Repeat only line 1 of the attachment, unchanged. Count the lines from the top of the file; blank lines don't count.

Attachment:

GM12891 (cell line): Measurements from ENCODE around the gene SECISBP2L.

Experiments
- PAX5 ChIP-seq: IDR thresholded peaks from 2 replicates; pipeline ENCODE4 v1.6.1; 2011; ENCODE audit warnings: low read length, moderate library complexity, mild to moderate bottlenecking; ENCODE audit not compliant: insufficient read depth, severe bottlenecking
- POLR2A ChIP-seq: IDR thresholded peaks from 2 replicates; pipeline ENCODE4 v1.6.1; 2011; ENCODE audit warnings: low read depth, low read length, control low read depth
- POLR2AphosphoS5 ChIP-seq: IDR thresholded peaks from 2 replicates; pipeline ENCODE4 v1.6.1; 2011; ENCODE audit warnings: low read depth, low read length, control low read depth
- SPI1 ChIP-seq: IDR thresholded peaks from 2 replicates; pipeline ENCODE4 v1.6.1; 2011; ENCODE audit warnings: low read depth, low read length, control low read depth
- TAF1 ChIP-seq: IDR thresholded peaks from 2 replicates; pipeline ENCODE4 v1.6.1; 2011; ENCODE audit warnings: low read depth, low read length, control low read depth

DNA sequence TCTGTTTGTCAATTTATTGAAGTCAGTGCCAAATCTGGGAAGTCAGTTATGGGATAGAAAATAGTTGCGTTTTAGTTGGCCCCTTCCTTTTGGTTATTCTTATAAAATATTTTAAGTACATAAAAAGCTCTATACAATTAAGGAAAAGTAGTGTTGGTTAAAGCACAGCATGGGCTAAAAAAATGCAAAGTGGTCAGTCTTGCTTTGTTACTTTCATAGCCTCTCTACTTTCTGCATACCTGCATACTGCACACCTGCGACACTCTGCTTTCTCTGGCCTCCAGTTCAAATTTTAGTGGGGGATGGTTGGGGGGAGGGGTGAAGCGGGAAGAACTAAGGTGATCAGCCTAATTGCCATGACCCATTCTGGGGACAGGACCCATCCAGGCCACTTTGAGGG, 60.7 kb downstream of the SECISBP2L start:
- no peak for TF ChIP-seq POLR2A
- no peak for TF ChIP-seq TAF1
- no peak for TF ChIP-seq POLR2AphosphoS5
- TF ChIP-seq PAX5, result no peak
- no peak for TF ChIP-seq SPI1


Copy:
GM12891 (cell line): Measurements from ENCODE around the gene SECISBP2L.